2004 Conference Proceedings

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PROMOTING INDEPENDENCE IN INDIVIDUALS WITH SPELLING DEFICITS USING TECHNOLOGY

Presenters
Tracy Smith M. Ed.
AUM/CSS
P.O. Box 244023
Montgomery, AL 36124-4023
Phone: 334-244-3756
Fax: 334-244-3907

Lou Nell Gerard
Microsoft Corp.
One Microsoft Way
Redmond, WA 98052
Phone: 425-706-4307
Fax: 425-706-7329

It is the goal of all disability service providers to assist students with learning disabilities to reach their maximum potential. One way of doing that is to promote independence through the use of technology to teach them compensatory strategies to accommodate their disabilities. One of the greatest challenges of disability service providers is accommodating individuals with learning disabilities (LD). One of the most frustrating and arduous tasks for individuals with learning disabilities is spelling.

Many individuals with learning disabilities have severe spelling difficulties, phonic deficits, poor visual storage or an weak orthographic knowledge, which could cause these individuals to have spelling deficits. These types of deficits can be the most challenging for individuals with learning disabilities who are trying to express themselves in the written form. There are many factors that can effect an individual's ability to spell at an adequate level. As with other disabilities and deficits , when given the right accommodations or assistive technology, individuals can reach their maximum potential.

There are many ways that an individual with a spelling deficit can learn to compensate and learn to be more independent. Using a word processing program like MSWord can be one way in which an individual with a spelling deficit can improve spelling ability. Some features in MSWord can be used as accommodation tools that promote independence for individuals with spelling deficits. AutoCorrect, AutoText, Thesaurus, Spelling and Grammar Checker are such tools.

Another compensatory strategy is to teach individuals with spelling deficits to use low tech devices. A low tech device such as a Franklin Speaking Spell Checker (MWS-1840) can improve the spelling efficiency of an individual with a spelling deficit. The Franklin device has many attractive qualities which are cost effectiveness, portability, phonetic spell correction, grammar guide, programmable learn-a-word, and ClariSpeech that reads the word and the definitions clearly. The phonetic spell correction is a "feature that allows users to type in a word the way it sounds and receive a correction list. For example, "nolij" will find "knowledge"; "kaufee" will find "coffee" and so on." [i]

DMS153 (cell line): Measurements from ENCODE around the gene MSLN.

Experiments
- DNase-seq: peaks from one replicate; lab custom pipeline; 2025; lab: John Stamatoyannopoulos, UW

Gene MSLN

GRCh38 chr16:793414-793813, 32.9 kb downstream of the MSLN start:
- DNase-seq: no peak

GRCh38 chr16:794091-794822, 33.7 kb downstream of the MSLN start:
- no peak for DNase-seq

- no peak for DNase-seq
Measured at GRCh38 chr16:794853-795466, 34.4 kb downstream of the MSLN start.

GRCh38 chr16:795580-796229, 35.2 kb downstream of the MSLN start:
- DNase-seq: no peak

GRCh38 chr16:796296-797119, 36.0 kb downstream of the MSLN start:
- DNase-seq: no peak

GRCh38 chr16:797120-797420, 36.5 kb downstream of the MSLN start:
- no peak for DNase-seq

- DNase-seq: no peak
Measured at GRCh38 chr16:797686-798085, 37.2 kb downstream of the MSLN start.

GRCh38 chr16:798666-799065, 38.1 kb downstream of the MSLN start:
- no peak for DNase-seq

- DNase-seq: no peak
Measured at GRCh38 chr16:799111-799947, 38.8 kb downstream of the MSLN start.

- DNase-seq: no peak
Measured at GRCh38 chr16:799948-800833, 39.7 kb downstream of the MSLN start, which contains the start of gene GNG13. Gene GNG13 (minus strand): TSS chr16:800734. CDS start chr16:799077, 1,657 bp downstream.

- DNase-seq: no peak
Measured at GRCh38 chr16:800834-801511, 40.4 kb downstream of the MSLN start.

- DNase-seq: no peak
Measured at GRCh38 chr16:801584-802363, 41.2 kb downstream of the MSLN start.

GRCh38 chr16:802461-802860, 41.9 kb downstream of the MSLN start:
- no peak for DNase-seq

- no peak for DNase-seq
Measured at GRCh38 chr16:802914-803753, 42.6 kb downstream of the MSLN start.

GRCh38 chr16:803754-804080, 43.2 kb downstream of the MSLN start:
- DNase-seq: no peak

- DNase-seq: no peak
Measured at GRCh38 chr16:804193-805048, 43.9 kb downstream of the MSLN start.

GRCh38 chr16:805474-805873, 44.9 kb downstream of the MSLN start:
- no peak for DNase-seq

Yet another compensatory strategy is using no tech solutions. Reference books are a good example of no tech solutions. A dictionary, thesaurus, word list of commonly misspelled words, and even the phone book can be extremely helpful tools for accommodating individuals with spelling deficits. Like the low tech devices, no tech solutions have many attractive qualities as well, such as cost effectiveness, and portability. Also, in the case of the word list of commonly misspelled words, it can be tailored to the specific needs of the individual.

In this training session, participants will be given hands-on experience with MS Word and Franklin Speaking Spell Checker (MWS-1840). Participants will also learn about and be able to practice special features in MS Word such as AutoText and AutoCorrect. These features will enable users to program often-misspelled words and phrases into the software. In addition, participants will be shown how to change the settings in the Spell and Grammar Checkers. Low-tech devices like a Franklin speaking spell checker will be demonstrated as well.

The combination of these various techniques, software programs, and devices will make it easier for individuals with spelling deficits to use a word processor. Other no tech solutions to improve spelling techniques will be demonstrated as well. What the participants will learn in this training session will help them to train students to be more proficient in spelling which will improve their writing.

[i] Franklin Web Site @ http://www.franklin.com/products/glossary.asp#PhoneticSpellCorrection 


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